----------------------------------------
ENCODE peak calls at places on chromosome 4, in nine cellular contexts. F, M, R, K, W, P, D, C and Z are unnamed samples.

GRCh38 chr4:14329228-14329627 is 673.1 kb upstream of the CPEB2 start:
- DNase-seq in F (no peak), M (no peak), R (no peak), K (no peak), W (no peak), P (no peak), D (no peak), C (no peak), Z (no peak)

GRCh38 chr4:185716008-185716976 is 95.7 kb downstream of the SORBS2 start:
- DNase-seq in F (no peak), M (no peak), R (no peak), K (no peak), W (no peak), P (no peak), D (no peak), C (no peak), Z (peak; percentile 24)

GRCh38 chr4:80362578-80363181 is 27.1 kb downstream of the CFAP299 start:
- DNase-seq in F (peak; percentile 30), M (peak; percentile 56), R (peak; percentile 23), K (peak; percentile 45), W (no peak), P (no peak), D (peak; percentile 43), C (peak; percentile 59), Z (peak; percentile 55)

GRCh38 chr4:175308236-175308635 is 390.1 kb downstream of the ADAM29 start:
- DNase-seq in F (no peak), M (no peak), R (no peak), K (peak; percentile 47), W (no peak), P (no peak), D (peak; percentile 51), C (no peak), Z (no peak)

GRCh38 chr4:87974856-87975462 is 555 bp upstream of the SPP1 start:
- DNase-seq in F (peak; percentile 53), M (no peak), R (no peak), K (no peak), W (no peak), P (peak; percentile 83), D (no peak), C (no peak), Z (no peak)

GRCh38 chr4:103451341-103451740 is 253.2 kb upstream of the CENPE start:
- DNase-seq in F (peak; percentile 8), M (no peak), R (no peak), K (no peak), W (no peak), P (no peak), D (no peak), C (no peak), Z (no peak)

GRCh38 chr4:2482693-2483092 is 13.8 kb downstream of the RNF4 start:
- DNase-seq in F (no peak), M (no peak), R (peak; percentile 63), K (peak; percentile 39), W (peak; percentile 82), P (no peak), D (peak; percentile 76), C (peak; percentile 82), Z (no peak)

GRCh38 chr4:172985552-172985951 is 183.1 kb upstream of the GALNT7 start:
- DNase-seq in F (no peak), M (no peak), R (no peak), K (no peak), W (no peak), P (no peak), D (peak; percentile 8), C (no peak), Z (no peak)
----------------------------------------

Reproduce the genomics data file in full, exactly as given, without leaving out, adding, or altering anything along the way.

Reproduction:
ENCODE peak calls at places on chromosome 4, in nine cellular contexts. F, M, R, K, W, P, D, C and Z are unnamed samples.

GRCh38 chr4:14329228-14329627 is 673.1 kb upstream of the CPEB2 start:
- DNase-seq in F (no peak), M (no peak), R (no peak), K (no peak), W (no peak), P (no peak), D (no peak), C (no peak), Z (no peak)

GRCh38 chr4:185716008-185716976 is 95.7 kb downstream of the SORBS2 start:
- DNase-seq in F (no peak), M (no peak), R (no peak), K (no peak), W (no peak), P (no peak), D (no peak), C (no peak), Z (peak; percentile 24)

GRCh38 chr4:80362578-80363181 is 27.1 kb downstream of the CFAP299 start:
- DNase-seq in F (peak; percentile 30), M (peak; percentile 56), R (peak; percentile 23), K (peak; percentile 45), W (no peak), P (no peak), D (peak; percentile 43), C (peak; percentile 59), Z (peak; percentile 55)

GRCh38 chr4:175308236-175308635 is 390.1 kb downstream of the ADAM29 start:
- DNase-seq in F (no peak), M (no peak), R (no peak), K (peak; percentile 47), W (no peak), P (no peak), D (peak; percentile 51), C (no peak), Z (no peak)

GRCh38 chr4:87974856-87975462 is 555 bp upstream of the SPP1 start:
- DNase-seq in F (peak; percentile 53), M (no peak), R (no peak), K (no peak), W (no peak), P (peak; percentile 83), D (no peak), C (no peak), Z (no peak)

GRCh38 chr4:103451341-103451740 is 253.2 kb upstream of the CENPE start:
- DNase-seq in F (peak; percentile 8), M (no peak), R (no peak), K (no peak), W (no peak), P (no peak), D (no peak), C (no peak), Z (no peak)

GRCh38 chr4:2482693-2483092 is 13.8 kb downstream of the RNF4 start:
- DNase-seq in F (no peak), M (no peak), R (peak; percentile 63), K (peak; percentile 39), W (peak; percentile 82), P (no peak), D (peak; percentile 76), C (peak; percentile 82), Z (no peak)

GRCh38 chr4:172985552-172985951 is 183.1 kb upstream of the GALNT7 start:
- DNase-seq in F (no peak), M (no peak), R (no peak), K (no peak), W (no peak), P (no peak), D (peak; percentile 8), C (no peak), Z (no peak)